than everyone else here.  You have already claimed that you were a
better programmer than everyone else here.  And you have already
stated that people here have blinders on and don't know how to design
new code.

As I have been saying for the last ten plus years, shup and write the
code then come back.  So far you have done NOTHING!
```
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```On May 26, 12:31=A0pm, earlcolby.pottin...@sympatico.ca wrote:
> On May 22, 11:47=A0pm, jules Gilbert <jules.sto...@gmail.com> wrote:
>
> > I need a method to examine a vector of data and estimate it's
> > compressibility. =A0Several months ago, I worked on this with one perso=
n
> > from here, but he went to China, and, apparently, was lost to the
> > world. =A0Forever? =A0I don't know.
>
> Why don't you program it yourself? =A0You already claimed to be smarter
> than everyone else here. =A0You have already claimed that you were a
> better programmer than everyone else here. =A0And you have already
> stated that people here have blinders on and don't know how to design
> new code.
>
> As I have been saying for the last ten plus years, shup and write the
> code then come back. =A0So far you have done NOTHING!

First,

I have never claimed to have discovered new science or to have proven
existing science impossible.  You folks are much too casual in your
remarks.

What I have done is use our existing programming technology to develop
several class's of repeatable file/message compressors.

And for those who don't get it or for another reason can't make the
connection, here it is again.

I wanted a tool that would measure a program and estimate it's
compressibility wrt conventional compressors.

Once I saw that (one more time,) I wasn't going to get any real help
from you folks, I resorted to solving a different problem, but
sufficient for my needs.  I wrote a program that given two files,
decides which program is more compressible, compared to the other.
Simple to write and running it through my suite of test files causes
me to think I might actually have gotten it right!

I do want to do one more thing;  While Earl Colby doesn't believe
anything I say, okay, sorry -- I wish he did but he alone makes his
decisions.

However Earl, a few years ago you wrote a memo describing what you
thought were necessary conditions for a satisfactory demonstration of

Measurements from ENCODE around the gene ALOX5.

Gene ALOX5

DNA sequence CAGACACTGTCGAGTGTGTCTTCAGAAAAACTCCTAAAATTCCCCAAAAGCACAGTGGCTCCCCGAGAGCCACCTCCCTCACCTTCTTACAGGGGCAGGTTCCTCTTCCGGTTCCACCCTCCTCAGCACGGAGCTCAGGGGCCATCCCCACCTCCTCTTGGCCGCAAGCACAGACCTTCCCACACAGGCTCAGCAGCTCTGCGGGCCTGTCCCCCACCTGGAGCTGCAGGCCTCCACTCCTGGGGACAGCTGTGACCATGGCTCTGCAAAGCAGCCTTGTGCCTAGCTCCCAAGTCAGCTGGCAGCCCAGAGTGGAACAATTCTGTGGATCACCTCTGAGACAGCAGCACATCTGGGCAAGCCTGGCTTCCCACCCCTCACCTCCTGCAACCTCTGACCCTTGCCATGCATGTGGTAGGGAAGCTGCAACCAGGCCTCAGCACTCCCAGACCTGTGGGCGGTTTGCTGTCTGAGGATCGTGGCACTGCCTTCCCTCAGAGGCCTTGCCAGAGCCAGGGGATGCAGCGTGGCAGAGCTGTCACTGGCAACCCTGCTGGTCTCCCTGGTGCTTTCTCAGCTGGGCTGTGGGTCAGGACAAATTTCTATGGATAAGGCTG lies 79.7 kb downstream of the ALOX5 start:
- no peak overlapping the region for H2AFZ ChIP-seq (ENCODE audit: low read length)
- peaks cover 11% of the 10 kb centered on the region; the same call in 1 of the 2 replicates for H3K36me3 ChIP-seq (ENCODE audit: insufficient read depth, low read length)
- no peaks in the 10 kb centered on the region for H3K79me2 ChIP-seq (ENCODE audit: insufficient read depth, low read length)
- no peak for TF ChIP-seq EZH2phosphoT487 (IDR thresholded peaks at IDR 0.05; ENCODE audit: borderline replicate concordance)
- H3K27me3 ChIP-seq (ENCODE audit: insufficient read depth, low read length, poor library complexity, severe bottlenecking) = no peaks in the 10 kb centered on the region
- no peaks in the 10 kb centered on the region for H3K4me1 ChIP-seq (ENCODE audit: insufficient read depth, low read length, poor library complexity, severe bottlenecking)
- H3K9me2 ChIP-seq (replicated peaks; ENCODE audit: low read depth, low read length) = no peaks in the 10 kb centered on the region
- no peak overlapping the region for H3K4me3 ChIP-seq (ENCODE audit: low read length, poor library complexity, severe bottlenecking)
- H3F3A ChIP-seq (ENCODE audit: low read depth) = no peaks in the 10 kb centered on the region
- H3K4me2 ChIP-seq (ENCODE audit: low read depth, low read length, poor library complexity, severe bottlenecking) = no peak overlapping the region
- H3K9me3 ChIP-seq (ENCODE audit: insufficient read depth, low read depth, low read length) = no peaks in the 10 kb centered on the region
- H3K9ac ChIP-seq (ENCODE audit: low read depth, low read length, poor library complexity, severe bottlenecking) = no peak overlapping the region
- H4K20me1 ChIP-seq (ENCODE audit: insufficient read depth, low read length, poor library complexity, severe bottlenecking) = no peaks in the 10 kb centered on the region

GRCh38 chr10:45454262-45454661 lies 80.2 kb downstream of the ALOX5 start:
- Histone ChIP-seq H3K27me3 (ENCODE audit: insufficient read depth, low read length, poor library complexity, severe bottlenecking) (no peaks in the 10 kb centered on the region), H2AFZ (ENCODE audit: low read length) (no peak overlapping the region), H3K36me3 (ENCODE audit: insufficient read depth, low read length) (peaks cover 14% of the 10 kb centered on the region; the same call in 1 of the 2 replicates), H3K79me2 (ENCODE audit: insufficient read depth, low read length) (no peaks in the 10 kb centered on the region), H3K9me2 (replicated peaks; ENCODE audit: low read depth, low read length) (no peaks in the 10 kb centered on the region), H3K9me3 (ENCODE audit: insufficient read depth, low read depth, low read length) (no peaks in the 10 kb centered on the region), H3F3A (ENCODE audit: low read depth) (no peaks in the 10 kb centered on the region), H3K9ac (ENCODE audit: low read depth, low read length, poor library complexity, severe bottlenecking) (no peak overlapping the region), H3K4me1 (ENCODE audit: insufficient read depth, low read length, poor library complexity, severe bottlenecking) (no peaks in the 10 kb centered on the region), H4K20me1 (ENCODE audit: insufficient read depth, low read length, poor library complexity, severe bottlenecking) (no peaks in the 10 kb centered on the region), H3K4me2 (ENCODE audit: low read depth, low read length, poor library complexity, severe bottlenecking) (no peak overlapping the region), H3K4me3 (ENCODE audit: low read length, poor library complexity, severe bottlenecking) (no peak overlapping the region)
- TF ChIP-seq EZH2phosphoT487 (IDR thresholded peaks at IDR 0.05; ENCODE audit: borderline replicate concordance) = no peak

compression.  Could you point me to that memo, please.  Suddenly it's
important.

```
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```On 27 Mai, 11:22, jules Gilbert <jules.sto...@gmail.com> wrote:
>
> Once I saw that (one more time,) I wasn't going to get any real help
> from you folks [...]

You got real good help from Thomas in this thread. You just don't know
how to handle it. In your first post you didn't link "compressibility"
to standard general purpose compressors. You left out important
informations and Thomas explained to you why what you asked doesn't
make much sense. Standard general purpose compressors try to exploit
repeating byte sequences and non-uniform distributions (simplified
explanation).

Thomas was talking about "average compressibility" of a source's
output. This, of course, depends on the source.

Cheers!
SG
```
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```jules Gilbert <jules.stocks@gmail.com> writes:
[snip]
> I have never claimed to have discovered new science or to have proven
> existing science impossible.  You folks are much too casual in your
> remarks.
>
> What I have done is use our existing programming technology to develop
> several class's of repeatable file/message compressors.
>
> And for those who don't get it or for another reason can't make the
> connection, here it is again.
>
> I wanted a tool that would measure a program and estimate it's
> compressibility wrt conventional compressors.
>
> Once I saw that (one more time,) I wasn't going to get any real help
> from you folks, I resorted to solving a different problem, but
> sufficient for my needs.  I wrote a program that given two files,
> decides which program is more compressible, compared to the other.
> Simple to write and running it through my suite of test files causes
> me to think I might actually have gotten it right!

You seem to be conflating the terms "file" and "program".  I think you
mean "which *file* is more compressible".  If not, you should probably
explain what you mean by the compressibility of a program.

The solution to your problem, as stated, seems almost trivial: run the
files through a "conventional compressor" and see how much they were
actually compressed.  I'm guessing that's not what you had in mind.

--
Keith Thompson (The_Other_Keith) kst-u@mib.org  <http://www.ghoti.net/~kst>
Nokia
"We must do something.  This is something.  Therefore, we must do this."
-- Antony Jay and Jonathan Lynn, "Yes Minister"
```
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```jules Gilbert schrieb:

> I wanted a tool that would measure a program and estimate it's
> compressibility wrt conventional compressors.

Different question, different answers. IOW, you want to estimate the (operational) entropy of a stream. Ok, there is a nice result
(IIRC) that shows that the LZ algorithm (actually, both of them) compresses up to H if the size of such streams are going to
infinity - or, if you flush the statistics on block-boundaries, converges to the block-entropy of a block size as given by the LZ
block size. That is, LZ followed by an optimal entropy coder. LZ is rather a method to build a model than to compress, to be precise.

Anyhow, compressors do not reach that limit, of course, because first real streams are not infinitely long, second because they do
not use an optimal encoding, and third this is only a result in the limit.

But what all that boils down to is that you could either simply run an LZ-based compressor to get approximate result (the easiest
choice) or alternatively, use at least the LZ model builder and from there use the relative frequencies of the symbols the LZ
estimates to get an estimate on the entropy of the source, and from that derive the compressibility. Again, this is only an
approximation.

> I do want to do one more thing;  While Earl Colby doesn't believe
> anything I say, okay, sorry -- I wish he did but he alone makes his
> decisions.

As a note to the public: Earl is not alone.

> However Earl, a few years ago you wrote a memo describing what you
> thought were necessary conditions for a satisfactory demonstration of